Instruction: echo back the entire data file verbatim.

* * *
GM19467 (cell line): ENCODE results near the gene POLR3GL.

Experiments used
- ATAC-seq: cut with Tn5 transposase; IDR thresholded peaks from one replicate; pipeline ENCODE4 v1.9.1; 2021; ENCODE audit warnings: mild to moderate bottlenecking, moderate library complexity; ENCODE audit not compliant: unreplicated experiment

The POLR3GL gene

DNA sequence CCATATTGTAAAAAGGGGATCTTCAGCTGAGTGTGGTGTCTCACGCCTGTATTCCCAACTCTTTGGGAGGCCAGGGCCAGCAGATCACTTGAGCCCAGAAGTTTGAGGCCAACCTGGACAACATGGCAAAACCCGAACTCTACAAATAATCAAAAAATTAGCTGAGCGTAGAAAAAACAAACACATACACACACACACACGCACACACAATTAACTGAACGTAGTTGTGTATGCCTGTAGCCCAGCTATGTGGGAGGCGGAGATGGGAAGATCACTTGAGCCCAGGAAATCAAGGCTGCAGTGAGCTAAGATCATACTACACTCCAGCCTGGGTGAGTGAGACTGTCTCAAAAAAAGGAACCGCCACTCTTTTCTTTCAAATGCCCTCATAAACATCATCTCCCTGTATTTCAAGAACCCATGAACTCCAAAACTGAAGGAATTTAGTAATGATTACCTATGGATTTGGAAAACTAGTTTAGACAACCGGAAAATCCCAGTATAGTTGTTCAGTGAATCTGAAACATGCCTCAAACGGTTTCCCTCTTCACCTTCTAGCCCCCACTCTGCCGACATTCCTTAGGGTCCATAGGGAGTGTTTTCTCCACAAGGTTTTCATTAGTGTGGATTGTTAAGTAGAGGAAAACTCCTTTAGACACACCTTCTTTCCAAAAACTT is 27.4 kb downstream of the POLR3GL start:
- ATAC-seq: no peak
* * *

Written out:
GM19467 (cell line): ENCODE results near the gene POLR3GL.

Experiments used
- ATAC-seq: cut with Tn5 transposase; IDR thresholded peaks from one replicate; pipeline ENCODE4 v1.9.1; 2021; ENCODE audit warnings: mild to moderate bottlenecking, moderate library complexity; ENCODE audit not compliant: unreplicated experiment

The POLR3GL gene

DNA sequence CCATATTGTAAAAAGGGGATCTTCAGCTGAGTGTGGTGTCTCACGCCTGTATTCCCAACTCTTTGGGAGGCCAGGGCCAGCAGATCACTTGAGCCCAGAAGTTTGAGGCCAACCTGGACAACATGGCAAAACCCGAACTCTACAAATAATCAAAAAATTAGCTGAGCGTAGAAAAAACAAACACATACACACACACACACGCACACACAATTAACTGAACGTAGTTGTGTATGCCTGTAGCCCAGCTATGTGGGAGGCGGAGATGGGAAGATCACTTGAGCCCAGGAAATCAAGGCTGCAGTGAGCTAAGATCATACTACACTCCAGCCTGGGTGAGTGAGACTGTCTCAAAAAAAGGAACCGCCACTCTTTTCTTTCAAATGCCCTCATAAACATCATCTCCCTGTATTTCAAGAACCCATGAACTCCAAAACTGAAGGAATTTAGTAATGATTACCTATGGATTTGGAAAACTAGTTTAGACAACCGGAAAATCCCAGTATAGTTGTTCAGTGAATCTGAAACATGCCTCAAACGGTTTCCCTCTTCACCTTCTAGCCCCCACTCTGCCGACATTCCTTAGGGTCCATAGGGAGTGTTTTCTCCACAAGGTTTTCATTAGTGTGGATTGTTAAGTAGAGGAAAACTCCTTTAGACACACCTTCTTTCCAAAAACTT is 27.4 kb downstream of the POLR3GL start:
- ATAC-seq: no peak